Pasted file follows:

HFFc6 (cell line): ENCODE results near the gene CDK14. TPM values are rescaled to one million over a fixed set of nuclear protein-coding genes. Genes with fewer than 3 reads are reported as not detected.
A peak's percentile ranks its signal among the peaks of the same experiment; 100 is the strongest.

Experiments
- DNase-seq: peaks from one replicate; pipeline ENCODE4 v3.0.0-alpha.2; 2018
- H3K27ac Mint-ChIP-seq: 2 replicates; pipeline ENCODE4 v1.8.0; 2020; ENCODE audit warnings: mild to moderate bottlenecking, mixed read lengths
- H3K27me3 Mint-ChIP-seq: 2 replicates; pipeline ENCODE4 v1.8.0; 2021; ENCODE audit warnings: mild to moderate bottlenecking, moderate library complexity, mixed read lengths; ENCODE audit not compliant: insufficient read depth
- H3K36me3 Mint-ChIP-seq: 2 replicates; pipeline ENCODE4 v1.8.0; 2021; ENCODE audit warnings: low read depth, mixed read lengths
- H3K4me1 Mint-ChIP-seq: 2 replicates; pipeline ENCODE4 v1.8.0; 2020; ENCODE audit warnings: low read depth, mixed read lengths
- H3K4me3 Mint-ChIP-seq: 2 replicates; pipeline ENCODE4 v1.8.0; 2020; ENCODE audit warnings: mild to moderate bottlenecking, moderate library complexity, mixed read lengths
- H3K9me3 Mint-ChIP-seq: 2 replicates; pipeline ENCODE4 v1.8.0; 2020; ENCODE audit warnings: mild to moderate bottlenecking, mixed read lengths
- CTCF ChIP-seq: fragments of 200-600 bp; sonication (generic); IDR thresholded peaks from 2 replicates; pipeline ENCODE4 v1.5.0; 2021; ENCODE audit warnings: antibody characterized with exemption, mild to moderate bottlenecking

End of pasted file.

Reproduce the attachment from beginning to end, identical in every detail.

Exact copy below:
HFFc6 (cell line): ENCODE results near the gene CDK14. TPM values are rescaled to one million over a fixed set of nuclear protein-coding genes. Genes with fewer than 3 reads are reported as not detected.
A peak's percentile ranks its signal among the peaks of the same experiment; 100 is the strongest.

Experiments
- DNase-seq: peaks from one replicate; pipeline ENCODE4 v3.0.0-alpha.2; 2018
- H3K27ac Mint-ChIP-seq: 2 replicates; pipeline ENCODE4 v1.8.0; 2020; ENCODE audit warnings: mild to moderate bottlenecking, mixed read lengths
- H3K27me3 Mint-ChIP-seq: 2 replicates; pipeline ENCODE4 v1.8.0; 2021; ENCODE audit warnings: mild to moderate bottlenecking, moderate library complexity, mixed read lengths; ENCODE audit not compliant: insufficient read depth
- H3K36me3 Mint-ChIP-seq: 2 replicates; pipeline ENCODE4 v1.8.0; 2021; ENCODE audit warnings: low read depth, mixed read lengths
- H3K4me1 Mint-ChIP-seq: 2 replicates; pipeline ENCODE4 v1.8.0; 2020; ENCODE audit warnings: low read depth, mixed read lengths
- H3K4me3 Mint-ChIP-seq: 2 replicates; pipeline ENCODE4 v1.8.0; 2020; ENCODE audit warnings: mild to moderate bottlenecking, moderate library complexity, mixed read lengths
- H3K9me3 Mint-ChIP-seq: 2 replicates; pipeline ENCODE4 v1.8.0; 2020; ENCODE audit warnings: mild to moderate bottlenecking, mixed read lengths
- CTCF ChIP-seq: fragments of 200-600 bp; sonication (generic); IDR thresholded peaks from 2 replicates; pipeline ENCODE4 v1.5.0; 2021; ENCODE audit warnings: antibody characterized with exemption, mild to moderate bottlenecking